I, like so many other authors, spent a lot of time writing during my childhood and teenaged years. However, it wasn’t until my mid-20s that I realized that it was what I wanted to do with my life. Not just to piddle around and put together a story, but actually turn it into a full-time career.

Do you have a favorite author, or writing inspiration?

I try to “model myself” after Brandon Sanderson and Scott Lynch. Scott Lynch’s characters are so rich and bold and alive, his worlds and stories so rich. There’s an excellence, professionalism, and gravitas to Brandon Sanderson’s writings that I try to infuse into my own.

What advice would you give beginning writers?

Be ready for A LOT of work. The writing process is no more than 20% of what needs to be done to publish a book. There’s the editing, drafting, formatting, cover creation, and all the rest. Then there’s the marketing, outreach, advertising, and everything else that goes into getting your book in front of the right people. Prepare for a solid 10-year investment to turn it into a full-time career. That way, if it happens more quickly, it’ll be a “win”.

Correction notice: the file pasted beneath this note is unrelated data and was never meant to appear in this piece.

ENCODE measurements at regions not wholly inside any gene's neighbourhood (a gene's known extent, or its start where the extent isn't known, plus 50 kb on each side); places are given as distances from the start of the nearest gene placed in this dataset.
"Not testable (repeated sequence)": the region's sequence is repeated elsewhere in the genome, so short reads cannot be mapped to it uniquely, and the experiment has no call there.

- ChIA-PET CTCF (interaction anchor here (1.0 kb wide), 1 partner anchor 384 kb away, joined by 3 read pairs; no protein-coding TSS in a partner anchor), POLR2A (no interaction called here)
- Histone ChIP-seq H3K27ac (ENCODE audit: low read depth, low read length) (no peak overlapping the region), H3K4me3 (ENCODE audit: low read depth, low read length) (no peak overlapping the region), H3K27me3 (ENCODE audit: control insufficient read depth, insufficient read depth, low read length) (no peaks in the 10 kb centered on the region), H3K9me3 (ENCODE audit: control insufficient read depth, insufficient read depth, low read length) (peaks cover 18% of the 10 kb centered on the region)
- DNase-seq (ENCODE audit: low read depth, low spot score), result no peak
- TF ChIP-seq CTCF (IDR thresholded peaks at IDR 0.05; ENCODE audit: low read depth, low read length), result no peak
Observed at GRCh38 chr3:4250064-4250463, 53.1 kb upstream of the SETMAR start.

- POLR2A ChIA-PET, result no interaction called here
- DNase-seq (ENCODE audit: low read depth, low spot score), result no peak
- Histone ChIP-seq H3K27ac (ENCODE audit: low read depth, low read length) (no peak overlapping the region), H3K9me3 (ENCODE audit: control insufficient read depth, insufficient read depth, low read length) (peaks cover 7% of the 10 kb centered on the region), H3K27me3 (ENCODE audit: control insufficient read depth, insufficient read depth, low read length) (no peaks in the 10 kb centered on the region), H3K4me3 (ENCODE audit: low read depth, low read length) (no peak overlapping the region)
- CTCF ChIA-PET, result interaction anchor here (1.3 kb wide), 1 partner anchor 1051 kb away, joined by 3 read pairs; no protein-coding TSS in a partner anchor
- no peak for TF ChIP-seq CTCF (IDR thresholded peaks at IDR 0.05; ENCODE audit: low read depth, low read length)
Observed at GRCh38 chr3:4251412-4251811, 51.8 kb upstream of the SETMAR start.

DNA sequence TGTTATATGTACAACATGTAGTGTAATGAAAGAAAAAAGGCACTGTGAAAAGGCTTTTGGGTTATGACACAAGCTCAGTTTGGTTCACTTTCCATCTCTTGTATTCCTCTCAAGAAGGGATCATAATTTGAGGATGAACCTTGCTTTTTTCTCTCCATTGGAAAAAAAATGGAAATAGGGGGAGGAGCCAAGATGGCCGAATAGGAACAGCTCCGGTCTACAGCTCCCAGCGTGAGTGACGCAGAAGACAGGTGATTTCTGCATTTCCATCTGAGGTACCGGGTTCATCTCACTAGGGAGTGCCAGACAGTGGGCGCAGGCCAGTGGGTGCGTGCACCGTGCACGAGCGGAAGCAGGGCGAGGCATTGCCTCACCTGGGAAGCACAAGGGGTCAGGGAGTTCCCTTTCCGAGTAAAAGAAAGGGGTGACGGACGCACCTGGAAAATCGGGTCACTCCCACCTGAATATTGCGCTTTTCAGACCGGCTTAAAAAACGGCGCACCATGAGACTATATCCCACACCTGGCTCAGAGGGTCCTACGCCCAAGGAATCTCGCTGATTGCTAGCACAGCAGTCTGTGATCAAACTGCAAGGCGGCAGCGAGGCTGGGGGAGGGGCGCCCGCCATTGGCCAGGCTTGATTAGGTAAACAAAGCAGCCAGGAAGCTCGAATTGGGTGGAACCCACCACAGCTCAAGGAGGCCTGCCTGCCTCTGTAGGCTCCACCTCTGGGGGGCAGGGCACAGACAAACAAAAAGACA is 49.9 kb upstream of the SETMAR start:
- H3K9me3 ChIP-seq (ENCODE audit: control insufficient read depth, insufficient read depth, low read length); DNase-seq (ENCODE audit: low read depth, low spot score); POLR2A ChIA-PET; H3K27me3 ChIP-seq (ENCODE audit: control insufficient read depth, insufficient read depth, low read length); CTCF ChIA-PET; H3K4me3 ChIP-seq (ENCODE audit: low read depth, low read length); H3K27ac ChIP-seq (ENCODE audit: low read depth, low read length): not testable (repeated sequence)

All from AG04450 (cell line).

What do you like to do when you’re not writing? Any hobbies?

I’m a pretty hardcore (Marvel) comic geek. I like to get my hands on the latest comics and stay abreast of the latest developments in the story lines of my favorite characters (Deadpool, Wolverine, etc.). I also hit the gym/run daily, LOVE to cook, and enjoy puzzles, watching TV, and reading.

What’s your next project? Any upcoming book secrets you care to reveal?

In addition to finishing the third book in the series (titled “Queen of the Night Guild”), I’ll be finishing the fourth novel in my The Last Bucelarii series. I’ll also be releasing a collection of short stories titled “Different, Not Damaged”—all featuring different disorders (PTSD, autism, fibromyalgia, etc.) in a fantasy context. Basically, the disorders are what make these characters special, hence the name of the book.

#1 : Child of the Night Guild (Queen of Thieves Book 1)

“They killed my parents. They took my name. They imprisoned me in darkness. I would not be broken.”

Viola, a child sold to pay her father’s debts, has lost everything: her mother, her home, and her identity. Thrown into a life among criminals, she has no time for grief as she endures the brutal training of an apprentice thief. The Night Guild molds an innocent waif into a cunning, agile outlaw skilled in the thieves’ trade. She has only one choice: steal enough to pay her debts.